Check4Lead.com Helps Parents Sort Through the 1.6 Million Toys That Have Been Recently Recalled Due to Lead Contamination

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Research provided by Check4Lead.com

Parents must be proactive to keep their children safe. Consumer lead test kits are a good first line of defense to help keep lead contaminated toys out of the hands and more importantly the mouths of their children.

Over 1.5 million toys have been yanked off the shelves because they were found to contain unsafe levels of lead. It is not clear that the recalls were found via the manufacturers or through the efforts of the Consumer Product Safety Commissions own Lead Test processes. What is clear is that between July 3, 2008 and September 3, 2008 nine separate items, related to toys manufactured in China, where pulled off the shelves.

2007 might have been called The Year of the Recall but toys and consumer products that were bought years ago still pose a danger. A brief glance at the Consumer Product Safety website only lists recent toys. Tens of millions of toys that have been manufactured over the years are still in the homes, boxes and attics of millions of Americans.

This year over ten million toys have been reported by the Consumer Product Safety Commission to contain lead. It seems that lately parents have been taking matters in to their own hands. Some are outright refusing to purchase any toys made in China. Some have resorted to performing their own consumer bought lead tests. "Parents must be proactive to keep their children safe. Consumer lead test kits are a good first line of defense to help keep lead contaminated toys out of the hands and more importantly the mouths of their children." said Scott Turman, product manager of Orlando Florida based Check4Lead.com that specializes in lead test kits.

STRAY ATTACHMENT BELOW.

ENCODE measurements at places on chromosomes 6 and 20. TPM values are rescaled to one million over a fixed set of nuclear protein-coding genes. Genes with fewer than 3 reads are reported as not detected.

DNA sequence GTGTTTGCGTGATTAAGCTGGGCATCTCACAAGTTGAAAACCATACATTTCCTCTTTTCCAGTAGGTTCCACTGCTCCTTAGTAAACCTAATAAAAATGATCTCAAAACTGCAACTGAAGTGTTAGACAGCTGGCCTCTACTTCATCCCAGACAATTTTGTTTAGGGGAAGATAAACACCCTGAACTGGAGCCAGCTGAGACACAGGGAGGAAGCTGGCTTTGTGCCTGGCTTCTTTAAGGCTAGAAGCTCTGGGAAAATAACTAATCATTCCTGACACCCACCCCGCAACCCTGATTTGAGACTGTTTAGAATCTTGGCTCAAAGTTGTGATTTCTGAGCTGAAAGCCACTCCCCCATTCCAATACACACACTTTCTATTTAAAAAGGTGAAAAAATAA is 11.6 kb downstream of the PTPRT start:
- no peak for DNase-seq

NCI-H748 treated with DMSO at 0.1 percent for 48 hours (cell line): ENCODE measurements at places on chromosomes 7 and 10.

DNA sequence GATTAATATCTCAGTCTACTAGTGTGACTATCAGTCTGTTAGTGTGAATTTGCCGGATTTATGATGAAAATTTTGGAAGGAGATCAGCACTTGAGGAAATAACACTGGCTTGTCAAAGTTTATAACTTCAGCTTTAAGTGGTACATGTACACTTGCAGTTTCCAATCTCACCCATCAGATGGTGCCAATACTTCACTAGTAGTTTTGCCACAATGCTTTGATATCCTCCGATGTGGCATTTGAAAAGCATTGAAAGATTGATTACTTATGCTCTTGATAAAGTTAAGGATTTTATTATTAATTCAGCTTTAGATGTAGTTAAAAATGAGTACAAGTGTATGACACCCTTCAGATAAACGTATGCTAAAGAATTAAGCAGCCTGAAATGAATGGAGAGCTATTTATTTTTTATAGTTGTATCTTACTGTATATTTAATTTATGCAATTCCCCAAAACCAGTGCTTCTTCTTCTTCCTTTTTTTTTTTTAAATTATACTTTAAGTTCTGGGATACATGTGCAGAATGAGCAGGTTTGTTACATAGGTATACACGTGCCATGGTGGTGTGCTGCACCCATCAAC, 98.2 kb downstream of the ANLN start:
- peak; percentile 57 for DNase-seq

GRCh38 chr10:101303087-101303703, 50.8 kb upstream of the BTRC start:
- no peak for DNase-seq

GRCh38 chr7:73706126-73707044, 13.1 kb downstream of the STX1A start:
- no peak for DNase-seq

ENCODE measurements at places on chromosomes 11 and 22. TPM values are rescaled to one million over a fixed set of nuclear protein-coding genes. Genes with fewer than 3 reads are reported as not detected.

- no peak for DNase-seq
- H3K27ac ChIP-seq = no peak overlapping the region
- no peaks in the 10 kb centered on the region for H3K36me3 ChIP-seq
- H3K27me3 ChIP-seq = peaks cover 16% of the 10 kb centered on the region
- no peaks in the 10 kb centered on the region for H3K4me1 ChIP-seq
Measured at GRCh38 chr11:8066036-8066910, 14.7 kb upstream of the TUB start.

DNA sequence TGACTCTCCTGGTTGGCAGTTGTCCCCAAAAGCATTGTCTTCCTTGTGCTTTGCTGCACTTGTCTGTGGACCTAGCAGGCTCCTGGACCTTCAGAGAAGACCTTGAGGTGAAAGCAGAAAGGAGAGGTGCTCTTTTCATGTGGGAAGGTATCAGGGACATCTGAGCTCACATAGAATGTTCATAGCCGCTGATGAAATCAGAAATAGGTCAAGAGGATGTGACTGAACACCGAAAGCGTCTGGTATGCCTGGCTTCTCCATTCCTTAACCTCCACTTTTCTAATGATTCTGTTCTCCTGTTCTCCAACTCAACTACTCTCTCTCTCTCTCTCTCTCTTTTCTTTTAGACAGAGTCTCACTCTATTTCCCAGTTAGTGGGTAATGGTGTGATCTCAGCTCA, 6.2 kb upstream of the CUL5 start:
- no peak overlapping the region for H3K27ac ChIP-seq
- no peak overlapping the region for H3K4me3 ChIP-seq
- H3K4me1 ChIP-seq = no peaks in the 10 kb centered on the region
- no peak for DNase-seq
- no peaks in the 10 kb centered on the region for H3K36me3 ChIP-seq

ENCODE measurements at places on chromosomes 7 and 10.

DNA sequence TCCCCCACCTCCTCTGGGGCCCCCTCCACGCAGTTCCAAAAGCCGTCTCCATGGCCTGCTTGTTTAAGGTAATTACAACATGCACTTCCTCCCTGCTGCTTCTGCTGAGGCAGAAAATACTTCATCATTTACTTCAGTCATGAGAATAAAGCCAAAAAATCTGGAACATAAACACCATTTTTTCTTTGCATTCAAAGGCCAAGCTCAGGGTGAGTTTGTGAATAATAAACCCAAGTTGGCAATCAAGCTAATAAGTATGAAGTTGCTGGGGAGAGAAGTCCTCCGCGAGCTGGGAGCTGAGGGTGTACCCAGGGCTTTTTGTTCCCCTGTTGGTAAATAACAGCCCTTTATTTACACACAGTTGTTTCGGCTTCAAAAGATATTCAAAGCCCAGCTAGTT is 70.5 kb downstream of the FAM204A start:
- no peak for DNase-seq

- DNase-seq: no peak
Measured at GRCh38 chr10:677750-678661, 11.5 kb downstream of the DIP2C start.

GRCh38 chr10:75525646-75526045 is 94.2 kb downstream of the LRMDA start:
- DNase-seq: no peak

President Bush recently signed into law one of the most sweeping consumer product laws in two decades. The law virtually banns lead and certain phthalates in children's products. The law provides for more inspectors at our borders and ports and an increase of five hundred employees at the CPSC.

The lead danger is not limited to toys. 75% of homes and apartments built before 1978 have some form of lead paint. Buildings built before 1960 have the highest levels of lead. Exterior paint used on shingles, porches, window trim, and railings of pre-1978 homes usually contains the highest lead content. Over forty-two million U.S. homes contain dangerous levels of lead.

Lead exposure can harm children and infants even before they are born." Pregnant woman that are exposed to lead can pass it to their unborn babies. Lead poisoning manifests itself in many ways and affects several parts of the human body. The health problems will get worse as the level of lead increases in the blood. The U.S. Library of medicine lists reduced IQ, slowed body growth, hearing problems, behavior problems, failure at school and kidney damage as complications related to lead exposure.

Very high levels of lead exposure may cause vomiting, staggering gait, muscle weakness, seizures, or coma. If you believe that you child has lead poisoning the Center for Disease Control recommends that you have your child screened for lead poisoning. A simple test can help determine if your child has been exposed to lead.

For more information visit Consumer Product Safety Commission or Check4Lead.com

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